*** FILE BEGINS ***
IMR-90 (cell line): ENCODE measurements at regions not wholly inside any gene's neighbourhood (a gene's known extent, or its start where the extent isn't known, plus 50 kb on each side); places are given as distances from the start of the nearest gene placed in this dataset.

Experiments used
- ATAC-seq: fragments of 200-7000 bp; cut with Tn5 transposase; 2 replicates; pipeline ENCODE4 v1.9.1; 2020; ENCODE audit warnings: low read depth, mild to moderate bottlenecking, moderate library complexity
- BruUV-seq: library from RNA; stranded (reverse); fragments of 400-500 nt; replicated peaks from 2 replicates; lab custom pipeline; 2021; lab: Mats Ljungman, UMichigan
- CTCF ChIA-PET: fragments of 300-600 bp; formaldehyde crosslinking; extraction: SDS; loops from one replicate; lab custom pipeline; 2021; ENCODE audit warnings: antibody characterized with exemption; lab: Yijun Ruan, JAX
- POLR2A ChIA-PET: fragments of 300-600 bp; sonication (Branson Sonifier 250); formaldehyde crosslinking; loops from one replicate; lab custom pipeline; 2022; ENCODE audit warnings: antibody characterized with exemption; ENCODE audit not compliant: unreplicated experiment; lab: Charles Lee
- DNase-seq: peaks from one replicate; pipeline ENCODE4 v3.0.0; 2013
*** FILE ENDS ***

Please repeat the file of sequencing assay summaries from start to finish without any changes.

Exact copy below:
IMR-90 (cell line): ENCODE measurements at regions not wholly inside any gene's neighbourhood (a gene's known extent, or its start where the extent isn't known, plus 50 kb on each side); places are given as distances from the start of the nearest gene placed in this dataset.

Experiments used
- ATAC-seq: fragments of 200-7000 bp; cut with Tn5 transposase; 2 replicates; pipeline ENCODE4 v1.9.1; 2020; ENCODE audit warnings: low read depth, mild to moderate bottlenecking, moderate library complexity
- BruUV-seq: library from RNA; stranded (reverse); fragments of 400-500 nt; replicated peaks from 2 replicates; lab custom pipeline; 2021; lab: Mats Ljungman, UMichigan
- CTCF ChIA-PET: fragments of 300-600 bp; formaldehyde crosslinking; extraction: SDS; loops from one replicate; lab custom pipeline; 2021; ENCODE audit warnings: antibody characterized with exemption; lab: Yijun Ruan, JAX
- POLR2A ChIA-PET: fragments of 300-600 bp; sonication (Branson Sonifier 250); formaldehyde crosslinking; loops from one replicate; lab custom pipeline; 2022; ENCODE audit warnings: antibody characterized with exemption; ENCODE audit not compliant: unreplicated experiment; lab: Charles Lee
- DNase-seq: peaks from one replicate; pipeline ENCODE4 v3.0.0; 2013